RCM budget to affect CWU tuition waivers

Any+student+who+receives+a+tuition+waiver+from+CWU+might+not+under+the+new+RCM+budget+model+enacted+for+next+year.
Any student who receives a tuition waiver from CWU might not under the new RCM budget model enacted for next year.

Any student who receives a tuition waiver from CWU might not under the new RCM budget model enacted for next year.

Xander Fu

Xander Fu

Any student who receives a tuition waiver from CWU might not under the new RCM budget model enacted for next year.

Racquel Rollins, Senior News Reporter

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Around 20 percent of CWU students have some sort of tuition waiver, but the new budget model might change this.

 
Starting this summer, CWU will be under a Responsibility-Centered Management (RCM) budget model.

 
One of the biggest changes under this model is that money goes directly to the college, based entirely on student credit hours.

 
The college then decides how to best use the money left over after paying all fixed costs, such as salaries and facility costs.

 
“This model should be beneficial for students,” said Vice President of Business and Financial Affairs Joel Klucking. “It’s common sense. You can only spend what you earn.”

 
One decision that the colleges will have to make is between fixing equipment and giving out additional waivers.

 
“If we’re waiving too much, we can’t replace those things that need [to be] fixed,” Klucking said.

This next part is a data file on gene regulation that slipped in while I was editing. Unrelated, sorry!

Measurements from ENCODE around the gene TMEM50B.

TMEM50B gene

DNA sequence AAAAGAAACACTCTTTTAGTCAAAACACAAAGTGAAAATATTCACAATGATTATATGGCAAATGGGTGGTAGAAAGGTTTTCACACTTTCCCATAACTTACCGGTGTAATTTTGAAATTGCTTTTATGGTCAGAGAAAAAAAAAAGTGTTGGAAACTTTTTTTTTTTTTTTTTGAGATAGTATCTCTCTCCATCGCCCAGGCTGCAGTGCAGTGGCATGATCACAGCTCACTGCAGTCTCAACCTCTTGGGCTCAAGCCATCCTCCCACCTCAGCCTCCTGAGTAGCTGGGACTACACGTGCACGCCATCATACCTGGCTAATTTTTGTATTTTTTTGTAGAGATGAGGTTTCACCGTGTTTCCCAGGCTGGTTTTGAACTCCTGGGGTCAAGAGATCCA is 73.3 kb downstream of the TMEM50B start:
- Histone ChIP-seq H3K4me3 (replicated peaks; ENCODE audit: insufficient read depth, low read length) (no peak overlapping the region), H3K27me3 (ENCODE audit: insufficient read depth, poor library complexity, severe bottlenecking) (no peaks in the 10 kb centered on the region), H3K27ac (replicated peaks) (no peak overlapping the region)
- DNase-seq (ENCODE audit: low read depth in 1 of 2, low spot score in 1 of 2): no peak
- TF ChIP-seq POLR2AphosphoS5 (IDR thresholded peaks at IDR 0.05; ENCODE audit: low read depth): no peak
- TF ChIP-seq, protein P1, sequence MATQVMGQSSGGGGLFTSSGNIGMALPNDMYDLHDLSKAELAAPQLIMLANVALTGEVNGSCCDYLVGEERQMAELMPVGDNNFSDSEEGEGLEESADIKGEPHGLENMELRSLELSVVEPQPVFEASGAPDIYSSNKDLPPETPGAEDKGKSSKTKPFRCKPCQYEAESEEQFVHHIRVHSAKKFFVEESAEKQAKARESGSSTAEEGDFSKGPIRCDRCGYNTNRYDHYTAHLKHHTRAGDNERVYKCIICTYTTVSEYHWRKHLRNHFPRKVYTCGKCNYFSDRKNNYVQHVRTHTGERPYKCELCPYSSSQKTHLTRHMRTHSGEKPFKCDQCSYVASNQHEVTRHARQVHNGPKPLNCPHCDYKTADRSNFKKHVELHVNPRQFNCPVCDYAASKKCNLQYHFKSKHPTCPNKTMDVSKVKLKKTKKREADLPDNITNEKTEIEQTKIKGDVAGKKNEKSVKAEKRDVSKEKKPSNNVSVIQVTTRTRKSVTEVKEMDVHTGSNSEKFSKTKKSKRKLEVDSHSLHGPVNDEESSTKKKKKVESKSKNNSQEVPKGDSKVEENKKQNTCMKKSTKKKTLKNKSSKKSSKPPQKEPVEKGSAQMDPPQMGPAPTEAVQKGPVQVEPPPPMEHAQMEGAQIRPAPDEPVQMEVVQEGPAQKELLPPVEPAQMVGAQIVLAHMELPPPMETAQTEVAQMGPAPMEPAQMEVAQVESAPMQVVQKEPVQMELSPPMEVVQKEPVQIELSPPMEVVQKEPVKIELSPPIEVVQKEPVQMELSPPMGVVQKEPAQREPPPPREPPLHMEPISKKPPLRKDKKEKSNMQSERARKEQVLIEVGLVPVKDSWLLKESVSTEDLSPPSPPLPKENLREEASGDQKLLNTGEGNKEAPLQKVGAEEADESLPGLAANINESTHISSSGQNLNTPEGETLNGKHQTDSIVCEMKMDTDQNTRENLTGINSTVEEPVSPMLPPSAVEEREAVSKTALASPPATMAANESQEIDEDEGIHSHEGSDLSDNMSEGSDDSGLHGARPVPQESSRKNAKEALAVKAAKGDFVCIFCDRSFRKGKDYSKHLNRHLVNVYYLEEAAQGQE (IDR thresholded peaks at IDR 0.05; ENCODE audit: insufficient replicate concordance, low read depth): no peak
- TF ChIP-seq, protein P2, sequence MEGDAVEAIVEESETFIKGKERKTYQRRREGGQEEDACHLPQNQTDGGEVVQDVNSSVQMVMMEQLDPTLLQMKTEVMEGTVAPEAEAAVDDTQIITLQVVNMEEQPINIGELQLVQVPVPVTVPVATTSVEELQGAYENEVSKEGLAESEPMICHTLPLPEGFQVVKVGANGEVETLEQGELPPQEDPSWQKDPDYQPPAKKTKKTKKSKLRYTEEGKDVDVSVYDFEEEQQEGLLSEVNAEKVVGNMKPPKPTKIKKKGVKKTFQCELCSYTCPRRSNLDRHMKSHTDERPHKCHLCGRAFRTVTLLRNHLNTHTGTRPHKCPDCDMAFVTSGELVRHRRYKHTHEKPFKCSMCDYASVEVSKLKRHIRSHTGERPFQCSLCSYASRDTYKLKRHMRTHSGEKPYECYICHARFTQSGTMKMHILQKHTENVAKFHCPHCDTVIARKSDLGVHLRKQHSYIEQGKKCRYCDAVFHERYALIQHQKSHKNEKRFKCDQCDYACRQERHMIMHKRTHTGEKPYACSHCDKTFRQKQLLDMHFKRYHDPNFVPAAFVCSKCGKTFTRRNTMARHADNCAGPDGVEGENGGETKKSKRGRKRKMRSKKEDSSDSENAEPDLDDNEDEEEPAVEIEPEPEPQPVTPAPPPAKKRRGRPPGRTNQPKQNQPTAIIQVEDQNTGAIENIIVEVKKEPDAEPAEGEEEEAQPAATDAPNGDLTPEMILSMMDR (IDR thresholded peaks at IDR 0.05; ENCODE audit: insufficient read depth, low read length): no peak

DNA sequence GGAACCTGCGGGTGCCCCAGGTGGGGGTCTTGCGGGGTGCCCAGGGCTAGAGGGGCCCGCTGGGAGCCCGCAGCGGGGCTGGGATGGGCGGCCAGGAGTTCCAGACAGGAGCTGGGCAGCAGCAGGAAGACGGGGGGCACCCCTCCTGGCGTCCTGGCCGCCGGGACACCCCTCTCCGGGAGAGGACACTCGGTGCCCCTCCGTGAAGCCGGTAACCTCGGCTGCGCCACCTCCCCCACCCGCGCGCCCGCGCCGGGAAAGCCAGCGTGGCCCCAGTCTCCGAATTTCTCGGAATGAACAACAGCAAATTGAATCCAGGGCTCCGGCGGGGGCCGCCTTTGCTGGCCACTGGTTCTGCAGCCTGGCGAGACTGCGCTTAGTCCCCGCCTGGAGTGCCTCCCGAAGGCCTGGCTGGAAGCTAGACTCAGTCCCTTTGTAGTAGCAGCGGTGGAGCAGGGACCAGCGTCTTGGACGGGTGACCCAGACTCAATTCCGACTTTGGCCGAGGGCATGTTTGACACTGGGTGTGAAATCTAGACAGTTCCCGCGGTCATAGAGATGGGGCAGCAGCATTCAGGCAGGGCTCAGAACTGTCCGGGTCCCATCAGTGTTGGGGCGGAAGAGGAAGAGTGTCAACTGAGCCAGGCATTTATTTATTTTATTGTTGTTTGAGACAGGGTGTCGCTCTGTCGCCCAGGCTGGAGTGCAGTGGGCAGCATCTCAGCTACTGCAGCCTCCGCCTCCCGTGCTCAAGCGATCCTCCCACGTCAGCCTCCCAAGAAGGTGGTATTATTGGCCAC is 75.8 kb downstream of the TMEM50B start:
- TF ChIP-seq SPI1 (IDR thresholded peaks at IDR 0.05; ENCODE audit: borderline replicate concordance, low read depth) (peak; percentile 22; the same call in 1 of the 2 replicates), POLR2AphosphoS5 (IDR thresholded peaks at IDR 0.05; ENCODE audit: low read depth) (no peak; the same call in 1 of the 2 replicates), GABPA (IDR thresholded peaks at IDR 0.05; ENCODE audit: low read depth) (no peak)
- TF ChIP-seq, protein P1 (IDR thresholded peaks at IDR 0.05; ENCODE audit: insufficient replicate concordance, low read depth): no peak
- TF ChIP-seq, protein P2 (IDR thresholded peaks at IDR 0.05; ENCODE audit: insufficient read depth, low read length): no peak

Klucking gave the example of  the College of Business. They currently have a fund for waivers, specifically for students who attend Washington Business Week.

 
With the RCM budget model, this would now get put into their budget and the College of Business decides how to use this money efficiently.

 
This means the dean of the College of Business has to make the choice between giving out more waivers – whether it be recruitment or need-based – or fixing equipment.

 
Colleges can also determine what type of waivers they give out to students, based on what they think will be the most beneficial.

 
Recruitment waivers can bring in a student who then adds to the student credit hours for that college. Since student credit hours are entirely how RCM budget model decides how much money each college gets, this essentially gives the college more money.

 
Need-based waivers, on the other hand, can be given out to nearly any student, and might be a determining factor in whether or not they can afford to continue at the university.

 
“What is the right mix between recruitment and need-based waivers?” asked  Klucking. “Is there a more fair way?”

 
The final price of a university can oftentimes  be a deciding factor in a student’s final decision, so waivers and scholarships –which are not affected by the new RCM budget model– can make all the difference.

 
Matthew Conrardy, a graphic design student, was one of many students who chose CWU because of a tuition waiver.

 
“I live in California, so I probably wouldn’t have come here,” Conrardy said.
Originally CWU was his third choice, but  with out-of-state tuition being so high, the waiver made the difference.

 
Alexa Shindruk, a sophomore  accounting major, said that while she always considered CWU, the waiver made a difference in her final decision, as well.

 
“I don’t think [CWU] would have been my first choice,” Shindruk said.
CWU used to have closer to a 13 percent waiver rate, and while Klucking does not foresee the rate dropping that low again, he does say there should be “a more strategic use of waivers.”

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RCM budget to affect CWU tuition waivers